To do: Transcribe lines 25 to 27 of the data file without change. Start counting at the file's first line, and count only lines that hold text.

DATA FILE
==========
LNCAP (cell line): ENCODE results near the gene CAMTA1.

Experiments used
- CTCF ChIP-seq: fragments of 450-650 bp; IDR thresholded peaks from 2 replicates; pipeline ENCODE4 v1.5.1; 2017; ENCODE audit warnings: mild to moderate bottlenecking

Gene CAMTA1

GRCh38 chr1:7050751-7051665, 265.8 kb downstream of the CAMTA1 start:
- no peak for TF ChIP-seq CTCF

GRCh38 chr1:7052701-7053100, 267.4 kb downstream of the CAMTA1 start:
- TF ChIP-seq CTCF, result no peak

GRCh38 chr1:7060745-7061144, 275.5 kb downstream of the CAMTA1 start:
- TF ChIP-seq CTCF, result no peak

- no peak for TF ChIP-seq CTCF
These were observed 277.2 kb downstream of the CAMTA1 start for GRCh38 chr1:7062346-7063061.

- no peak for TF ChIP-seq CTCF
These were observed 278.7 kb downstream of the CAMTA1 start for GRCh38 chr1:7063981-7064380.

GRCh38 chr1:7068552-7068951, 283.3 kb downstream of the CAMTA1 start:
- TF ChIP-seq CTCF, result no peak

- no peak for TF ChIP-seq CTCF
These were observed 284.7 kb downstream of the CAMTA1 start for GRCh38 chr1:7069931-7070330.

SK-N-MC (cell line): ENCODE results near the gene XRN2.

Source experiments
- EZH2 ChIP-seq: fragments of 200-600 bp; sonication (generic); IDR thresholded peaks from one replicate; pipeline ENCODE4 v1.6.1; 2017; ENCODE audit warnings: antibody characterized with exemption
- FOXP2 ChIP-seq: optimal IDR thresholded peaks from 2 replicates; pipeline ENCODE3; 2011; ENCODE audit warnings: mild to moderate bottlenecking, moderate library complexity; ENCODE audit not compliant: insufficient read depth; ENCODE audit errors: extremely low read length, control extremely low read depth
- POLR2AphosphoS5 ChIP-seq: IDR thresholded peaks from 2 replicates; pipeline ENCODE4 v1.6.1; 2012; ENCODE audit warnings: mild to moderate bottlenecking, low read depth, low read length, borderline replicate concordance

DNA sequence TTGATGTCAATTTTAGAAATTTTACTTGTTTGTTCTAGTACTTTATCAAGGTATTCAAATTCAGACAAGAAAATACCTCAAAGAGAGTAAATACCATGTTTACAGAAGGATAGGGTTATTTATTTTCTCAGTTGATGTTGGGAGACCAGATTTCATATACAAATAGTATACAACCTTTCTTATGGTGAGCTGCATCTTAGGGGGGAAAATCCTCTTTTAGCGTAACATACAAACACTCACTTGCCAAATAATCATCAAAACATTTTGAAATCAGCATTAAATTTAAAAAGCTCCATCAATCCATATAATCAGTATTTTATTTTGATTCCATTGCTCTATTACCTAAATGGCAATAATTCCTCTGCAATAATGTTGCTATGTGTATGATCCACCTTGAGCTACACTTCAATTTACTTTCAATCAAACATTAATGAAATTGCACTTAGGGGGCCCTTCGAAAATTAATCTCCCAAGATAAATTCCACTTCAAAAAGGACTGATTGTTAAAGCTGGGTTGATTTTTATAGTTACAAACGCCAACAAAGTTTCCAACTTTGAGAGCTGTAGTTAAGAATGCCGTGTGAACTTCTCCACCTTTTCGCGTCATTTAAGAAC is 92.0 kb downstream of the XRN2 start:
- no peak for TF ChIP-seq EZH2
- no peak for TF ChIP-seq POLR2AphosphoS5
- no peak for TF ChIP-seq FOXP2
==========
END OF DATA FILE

- no peak for TF ChIP-seq EZH2
- no peak for TF ChIP-seq POLR2AphosphoS5
- no peak for TF ChIP-seq FOXP2